Art Of: Talking about your work

I remember in design school, after presenting our work to the class, our instructor would often lecture us about the importance of speaking about our work professionally. Most of us rolled our eyes and pretended the lecture was meant for someone else in the class. It wasn’t until after I graduated when presenting my work to an actual art director, when I realized how important it was to choose my words accurately in order to sell my ideas. The following is a list of Do’s and Dont’s that I’ve found useful when both speaking about and writing your descriptions of your work.

DON’T take the student angle:

“for this project our assignment was to create a logo and marketing campaign for a non-profit…”. Though this may be accurate, it sounds incredibly unprofessional and student-like. It’s your job to make it sound like it COULD have been a real world project, even though it wasn’t.

DO give it real world context: 

This goes with the previous but in reverseIn the real world, no one designs something just for the sake of being creative. Sorry but having mad Photoshop skills isn’t going to cut it. Design has a purpose and that is to influence your thinking or actions, or it’s meant to make an experience better. So write your descriptions as if it were a real client (even if it’s a fake one).

Here are some questions to answer:

  • Who is the client? What do they do?
  • What was the design problem that you’re trying to solve?
  • What is the design solution?
  • How is the design successful at addressing the initial problem?
  • Were there any positive results (if the project was a real one)?

Here’s a generic example:

“client x is a young startup struggling to stand apart from their competitors and establish themselves as a legitimate business to their customers.  The solution called for a strong identity that demonstrated their services incorporating a set of unique icons as well as a branded website concept that would be further carried out by a developer. The logo uses a combination of both condensed bold and script typefaces to denote both the confident but personal aspects of the company of the company. The muted color palette hints that this company is a luxury brand and targeting a more mature audience. The website continues the color scheme and highlights the client’s product on the main page through large revolving banners. Within a month of launching, the client’s sales were up 40% and the website visits climbed 4% per week….”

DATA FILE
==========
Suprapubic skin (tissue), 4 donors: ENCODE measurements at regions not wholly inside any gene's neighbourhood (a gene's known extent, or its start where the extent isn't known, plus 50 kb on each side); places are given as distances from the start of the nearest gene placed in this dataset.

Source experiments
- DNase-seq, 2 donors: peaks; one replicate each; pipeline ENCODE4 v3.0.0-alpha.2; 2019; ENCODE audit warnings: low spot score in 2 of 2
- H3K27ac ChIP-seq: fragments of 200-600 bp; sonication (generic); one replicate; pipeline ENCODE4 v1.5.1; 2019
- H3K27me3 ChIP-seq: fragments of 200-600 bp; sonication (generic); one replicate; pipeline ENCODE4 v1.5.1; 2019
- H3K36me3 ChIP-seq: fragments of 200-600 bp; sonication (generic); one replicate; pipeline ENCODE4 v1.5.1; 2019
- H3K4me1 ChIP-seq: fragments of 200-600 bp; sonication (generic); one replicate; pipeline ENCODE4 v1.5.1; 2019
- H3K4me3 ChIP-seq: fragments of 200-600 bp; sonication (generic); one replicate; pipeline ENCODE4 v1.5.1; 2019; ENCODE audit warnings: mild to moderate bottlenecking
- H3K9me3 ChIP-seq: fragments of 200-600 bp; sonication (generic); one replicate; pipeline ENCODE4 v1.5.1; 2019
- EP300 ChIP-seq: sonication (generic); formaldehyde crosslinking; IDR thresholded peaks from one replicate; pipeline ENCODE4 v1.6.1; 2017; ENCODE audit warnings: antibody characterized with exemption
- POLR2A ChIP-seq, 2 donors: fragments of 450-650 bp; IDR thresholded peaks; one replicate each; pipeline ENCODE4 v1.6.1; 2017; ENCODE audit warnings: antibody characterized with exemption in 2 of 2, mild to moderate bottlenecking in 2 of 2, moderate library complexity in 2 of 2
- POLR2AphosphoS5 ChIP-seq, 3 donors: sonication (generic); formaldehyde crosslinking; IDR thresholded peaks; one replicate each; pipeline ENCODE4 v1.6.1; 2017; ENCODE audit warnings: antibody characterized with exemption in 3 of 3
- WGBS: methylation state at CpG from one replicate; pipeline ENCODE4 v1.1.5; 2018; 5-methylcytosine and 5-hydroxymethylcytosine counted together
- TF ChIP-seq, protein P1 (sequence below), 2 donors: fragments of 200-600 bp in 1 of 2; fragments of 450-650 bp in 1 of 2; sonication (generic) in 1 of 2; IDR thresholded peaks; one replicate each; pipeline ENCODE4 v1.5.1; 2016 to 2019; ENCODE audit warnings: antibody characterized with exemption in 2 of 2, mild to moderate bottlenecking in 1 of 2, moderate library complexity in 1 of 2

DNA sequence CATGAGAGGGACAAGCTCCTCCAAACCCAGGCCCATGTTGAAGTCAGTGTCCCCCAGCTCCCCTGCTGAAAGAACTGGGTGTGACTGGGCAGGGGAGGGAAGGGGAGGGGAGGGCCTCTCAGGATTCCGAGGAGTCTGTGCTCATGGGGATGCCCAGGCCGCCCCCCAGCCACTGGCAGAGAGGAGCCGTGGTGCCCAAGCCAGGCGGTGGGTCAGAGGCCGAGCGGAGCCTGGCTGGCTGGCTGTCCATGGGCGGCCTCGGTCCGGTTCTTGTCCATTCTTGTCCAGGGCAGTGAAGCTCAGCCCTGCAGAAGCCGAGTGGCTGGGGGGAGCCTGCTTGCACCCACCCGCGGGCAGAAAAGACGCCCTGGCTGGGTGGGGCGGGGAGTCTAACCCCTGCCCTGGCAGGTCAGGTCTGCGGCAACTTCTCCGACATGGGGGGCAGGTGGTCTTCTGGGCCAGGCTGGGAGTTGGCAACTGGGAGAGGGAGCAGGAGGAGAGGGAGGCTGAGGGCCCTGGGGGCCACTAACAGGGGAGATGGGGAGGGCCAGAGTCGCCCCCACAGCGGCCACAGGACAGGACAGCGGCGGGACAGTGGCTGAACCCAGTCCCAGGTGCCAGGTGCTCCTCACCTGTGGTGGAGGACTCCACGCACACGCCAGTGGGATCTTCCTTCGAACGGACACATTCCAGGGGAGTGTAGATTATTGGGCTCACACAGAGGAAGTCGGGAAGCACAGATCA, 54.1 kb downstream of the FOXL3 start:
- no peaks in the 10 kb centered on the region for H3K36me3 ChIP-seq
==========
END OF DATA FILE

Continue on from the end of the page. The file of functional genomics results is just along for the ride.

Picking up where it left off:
DON’T make it about You:

Our instructor always told us to never use the word “I” when describing our project. The second you do, it becomes about… well, you. Design isn’t about you, it’s about the client and the clients needs.

DO use the word “concept”:

So maybe you designed a website that was never produced for whatever reason, or maybe as a student you designed something for a fake company. That’s ok! Just call this work “conceptual work” and you’re safe. Employers will know not to ask questions about how it was produced or what the out come was, but rather judge the project on your design thinking and visual aesthetics.

DON’T self edit:

This is when you point out the flaws of your project, so that you can save yourself the embarrassment of when your viewer does it for you. “I know it’s a little more muted than I intended but…”. It’s your job to sell your work when describing it. If you start pointing out the flaws, you’re working against yourself. Let the client point out the flaws and have reasons for your decisions or solutions on how to fix it in your back pocket.

DO address your challenges:

It’s perfectly ok to admit that a design project had challenges because in the reality, nothing ever goes smoothly. You can’t plan for a computer crashing and losing half a day’s work. You can’t plan for a partner to totally slack on you and fail to produce their half of the work on time. This is life and it happens all the time. Addressing the challenges of working in a partnership, working with tight deadlines or low-budget are a great way to show that you’ve gained more experience. As long as you spin it in a positive and educational light, it shows that you’ve grown as a designer.